Year Of The Tiger – More Wealth Manager Predictions

Wealth management firms look to the next 12 months and what the economic and investment world holds.

Chinese New Year – “the year of the tiger” – starts this week. To mark the start of this year, here is a selection of comments from investment firms and wealth managers.

Eric Zhang, Portfolio Manager, Asia and Head of Tactical Positioning, Global Balanced Risk Control, Morgan Stanley Investment Management
“Within emerging markets, we believe Asia will do better in 2022. One reason is that pandemic-related restrictive measures have continued to ease, paving the way for a gradual reopening and resumption of savings. Indeed, Asian markets have a larger vaccinated population compared to Latin America and EMEA. Additionally, Asia has a decent growth backdrop, as governments in the region have the capacity to implement policies to support growth where needed.

“As we move forward towards the end of the year and through the wave of the Omicron variant, the global economy will continue to recover and this will have a variable impact on emerging markets. For example, slower growth commodity prices and inflationary pressures are likely to impact emerging markets that are closely linked to commodities, such as Latin America. [it] tends to be a commodity importer, and the region is made up of more diverse sectors, which means it will likely benefit as the world begins to normalize.”

DWS – comments from the company and one of its senior officials
“China has managed the economic fallout from COVID well, leading to positive asset prices in 2020. However, 2021 was an extremely difficult year for Chinese asset prices as the People’s Bank of China tightened its monetary policy and implemented more regulation in the education and internet sectors,” said Sean Taylor, chief investment officer APAC, DWS.

Growth was further slowed during the year as a zero-COVID policy dampened consumption, overleveraged property companies struggled to pay their debt and the country faced a power shortage. In addition, the Chinese government has announced a shift in policy priority from growth at all costs to common prosperity.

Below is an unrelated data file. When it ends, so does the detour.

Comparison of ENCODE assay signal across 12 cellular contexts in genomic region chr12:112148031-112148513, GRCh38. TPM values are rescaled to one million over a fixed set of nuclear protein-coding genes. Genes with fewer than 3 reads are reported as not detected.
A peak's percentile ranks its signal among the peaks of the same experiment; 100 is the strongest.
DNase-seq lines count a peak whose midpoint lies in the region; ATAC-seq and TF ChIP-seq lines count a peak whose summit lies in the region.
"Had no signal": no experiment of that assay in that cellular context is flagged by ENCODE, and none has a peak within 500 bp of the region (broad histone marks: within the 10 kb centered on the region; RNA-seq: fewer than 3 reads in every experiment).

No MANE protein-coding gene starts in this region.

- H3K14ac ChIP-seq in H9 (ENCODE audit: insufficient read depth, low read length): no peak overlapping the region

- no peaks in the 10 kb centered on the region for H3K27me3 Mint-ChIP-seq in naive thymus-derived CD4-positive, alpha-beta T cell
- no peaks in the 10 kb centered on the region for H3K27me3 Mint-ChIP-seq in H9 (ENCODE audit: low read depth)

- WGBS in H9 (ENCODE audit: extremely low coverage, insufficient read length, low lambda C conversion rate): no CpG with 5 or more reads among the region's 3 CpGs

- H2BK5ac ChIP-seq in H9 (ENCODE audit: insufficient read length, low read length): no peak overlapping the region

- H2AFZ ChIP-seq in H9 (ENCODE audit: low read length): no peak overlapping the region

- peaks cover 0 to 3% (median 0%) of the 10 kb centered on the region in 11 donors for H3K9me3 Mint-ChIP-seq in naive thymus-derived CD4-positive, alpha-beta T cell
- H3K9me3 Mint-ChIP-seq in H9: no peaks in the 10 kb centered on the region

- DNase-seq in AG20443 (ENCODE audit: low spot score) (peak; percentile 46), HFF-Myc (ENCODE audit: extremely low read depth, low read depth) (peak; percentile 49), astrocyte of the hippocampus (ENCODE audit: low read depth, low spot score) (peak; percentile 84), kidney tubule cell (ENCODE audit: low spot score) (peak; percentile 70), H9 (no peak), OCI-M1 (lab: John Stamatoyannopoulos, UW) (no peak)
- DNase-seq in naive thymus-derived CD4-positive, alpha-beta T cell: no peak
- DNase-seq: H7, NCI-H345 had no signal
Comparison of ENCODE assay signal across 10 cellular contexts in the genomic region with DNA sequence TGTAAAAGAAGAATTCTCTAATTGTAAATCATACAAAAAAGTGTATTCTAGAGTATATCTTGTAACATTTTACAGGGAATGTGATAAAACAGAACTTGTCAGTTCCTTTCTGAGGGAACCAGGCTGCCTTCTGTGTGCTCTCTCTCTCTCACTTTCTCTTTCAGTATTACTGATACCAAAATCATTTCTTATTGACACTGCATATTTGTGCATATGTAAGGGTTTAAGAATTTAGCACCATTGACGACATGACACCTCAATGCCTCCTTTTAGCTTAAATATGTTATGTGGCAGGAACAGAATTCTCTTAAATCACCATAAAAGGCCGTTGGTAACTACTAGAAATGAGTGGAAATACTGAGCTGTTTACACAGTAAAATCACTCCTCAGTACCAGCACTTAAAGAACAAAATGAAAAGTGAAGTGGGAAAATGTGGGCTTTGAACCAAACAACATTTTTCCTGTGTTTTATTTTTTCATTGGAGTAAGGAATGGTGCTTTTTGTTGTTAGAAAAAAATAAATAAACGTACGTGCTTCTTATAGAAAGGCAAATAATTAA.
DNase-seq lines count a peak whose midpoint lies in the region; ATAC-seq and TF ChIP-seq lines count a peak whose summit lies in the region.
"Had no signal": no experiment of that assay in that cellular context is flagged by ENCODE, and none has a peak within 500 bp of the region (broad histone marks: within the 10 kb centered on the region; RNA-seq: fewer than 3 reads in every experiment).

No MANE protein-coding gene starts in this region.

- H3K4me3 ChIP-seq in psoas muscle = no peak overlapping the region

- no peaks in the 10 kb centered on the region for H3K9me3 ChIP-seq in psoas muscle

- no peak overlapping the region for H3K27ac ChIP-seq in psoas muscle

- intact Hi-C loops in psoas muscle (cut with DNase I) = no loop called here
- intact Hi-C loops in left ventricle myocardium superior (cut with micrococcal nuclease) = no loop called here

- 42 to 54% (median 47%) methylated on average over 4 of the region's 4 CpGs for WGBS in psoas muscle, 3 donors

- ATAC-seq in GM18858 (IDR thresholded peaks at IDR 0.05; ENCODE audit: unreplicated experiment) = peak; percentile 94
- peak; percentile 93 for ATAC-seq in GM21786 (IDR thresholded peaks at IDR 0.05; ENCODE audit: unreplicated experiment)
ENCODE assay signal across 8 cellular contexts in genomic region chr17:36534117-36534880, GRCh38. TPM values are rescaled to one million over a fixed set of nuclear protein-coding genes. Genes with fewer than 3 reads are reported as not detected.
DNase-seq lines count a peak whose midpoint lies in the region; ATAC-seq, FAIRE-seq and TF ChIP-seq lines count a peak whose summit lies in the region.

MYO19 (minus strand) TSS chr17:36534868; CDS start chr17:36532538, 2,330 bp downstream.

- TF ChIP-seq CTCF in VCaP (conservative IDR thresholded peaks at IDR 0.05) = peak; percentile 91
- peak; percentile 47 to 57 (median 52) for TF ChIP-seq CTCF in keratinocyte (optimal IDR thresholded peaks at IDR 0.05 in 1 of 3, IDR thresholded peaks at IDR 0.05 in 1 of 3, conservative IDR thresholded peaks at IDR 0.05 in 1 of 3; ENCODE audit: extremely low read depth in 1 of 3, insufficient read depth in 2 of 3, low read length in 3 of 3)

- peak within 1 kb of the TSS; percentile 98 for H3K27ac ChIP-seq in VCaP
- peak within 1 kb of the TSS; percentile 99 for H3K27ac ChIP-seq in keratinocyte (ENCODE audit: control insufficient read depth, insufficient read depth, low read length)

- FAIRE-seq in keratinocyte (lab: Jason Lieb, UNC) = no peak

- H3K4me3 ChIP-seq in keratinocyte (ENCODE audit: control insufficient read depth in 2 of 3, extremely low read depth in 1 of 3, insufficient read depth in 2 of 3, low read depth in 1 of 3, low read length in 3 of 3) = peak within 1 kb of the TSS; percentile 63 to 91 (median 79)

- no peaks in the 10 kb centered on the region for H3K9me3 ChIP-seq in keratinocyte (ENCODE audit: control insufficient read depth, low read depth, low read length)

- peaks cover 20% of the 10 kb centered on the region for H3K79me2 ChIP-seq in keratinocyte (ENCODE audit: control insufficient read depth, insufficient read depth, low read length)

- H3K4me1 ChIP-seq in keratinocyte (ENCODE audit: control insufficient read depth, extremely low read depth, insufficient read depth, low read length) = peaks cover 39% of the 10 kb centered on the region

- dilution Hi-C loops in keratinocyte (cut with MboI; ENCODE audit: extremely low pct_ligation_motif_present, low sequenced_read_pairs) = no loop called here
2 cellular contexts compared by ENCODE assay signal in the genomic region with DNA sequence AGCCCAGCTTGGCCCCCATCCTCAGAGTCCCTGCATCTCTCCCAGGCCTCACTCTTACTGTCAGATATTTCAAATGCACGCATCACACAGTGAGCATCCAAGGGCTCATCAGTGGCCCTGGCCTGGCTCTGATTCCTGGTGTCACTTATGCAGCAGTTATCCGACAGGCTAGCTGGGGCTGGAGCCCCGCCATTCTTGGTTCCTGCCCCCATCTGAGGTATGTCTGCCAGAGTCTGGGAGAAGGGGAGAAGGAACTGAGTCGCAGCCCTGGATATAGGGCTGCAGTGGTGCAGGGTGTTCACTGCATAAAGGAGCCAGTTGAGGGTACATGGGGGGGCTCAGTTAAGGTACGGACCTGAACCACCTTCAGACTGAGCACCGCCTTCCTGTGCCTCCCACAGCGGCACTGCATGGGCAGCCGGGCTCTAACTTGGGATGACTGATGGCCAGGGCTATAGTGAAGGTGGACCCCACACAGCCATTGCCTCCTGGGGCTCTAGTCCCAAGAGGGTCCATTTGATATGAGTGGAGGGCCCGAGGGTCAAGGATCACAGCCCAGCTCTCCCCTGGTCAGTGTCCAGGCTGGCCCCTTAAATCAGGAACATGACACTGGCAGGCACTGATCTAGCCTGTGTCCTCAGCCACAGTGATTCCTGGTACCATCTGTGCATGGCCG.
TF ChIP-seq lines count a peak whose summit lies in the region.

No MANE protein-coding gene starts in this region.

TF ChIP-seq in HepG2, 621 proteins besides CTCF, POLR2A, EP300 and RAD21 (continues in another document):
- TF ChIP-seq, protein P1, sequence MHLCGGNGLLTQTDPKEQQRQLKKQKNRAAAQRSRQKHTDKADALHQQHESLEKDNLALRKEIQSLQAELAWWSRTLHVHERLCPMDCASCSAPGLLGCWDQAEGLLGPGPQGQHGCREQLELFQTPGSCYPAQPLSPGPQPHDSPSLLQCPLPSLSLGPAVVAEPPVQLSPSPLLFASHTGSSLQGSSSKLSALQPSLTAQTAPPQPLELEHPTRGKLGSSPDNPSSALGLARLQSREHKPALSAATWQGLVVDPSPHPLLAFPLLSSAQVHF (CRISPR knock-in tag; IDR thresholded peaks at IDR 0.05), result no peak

Shortly after the start of the Lunar New Year, the Beijing Winter Olympics will begin. These two events should stimulate consumption in a normal year. However, a lack of spectators and concerns over rising cases of Omicron have led to a resurgence in lockdowns and a slowdown in consumption. Earnings forecasts still look too high given economic growth expectations, which should accelerate earnings downgrades in the first quarter. In addition, the real estate bond repayment schedule remains tight.

“China is following a completely different path than the rest of the world,” Taylor said. He noted the development of public debt: in China, unlike the United States and Europe, there have been no major government support programs since the start of the Corona crisis. . Credit availability and private consumption fell significantly. But what was negative for economic development in the short term could pay off in the medium term. While debt has risen dramatically in industrialized countries, borrowing from the future, it has fallen by 7% to 272%. 100 of China’s gross domestic product last year. China has not borrowed as much in the future as the United States and Europe.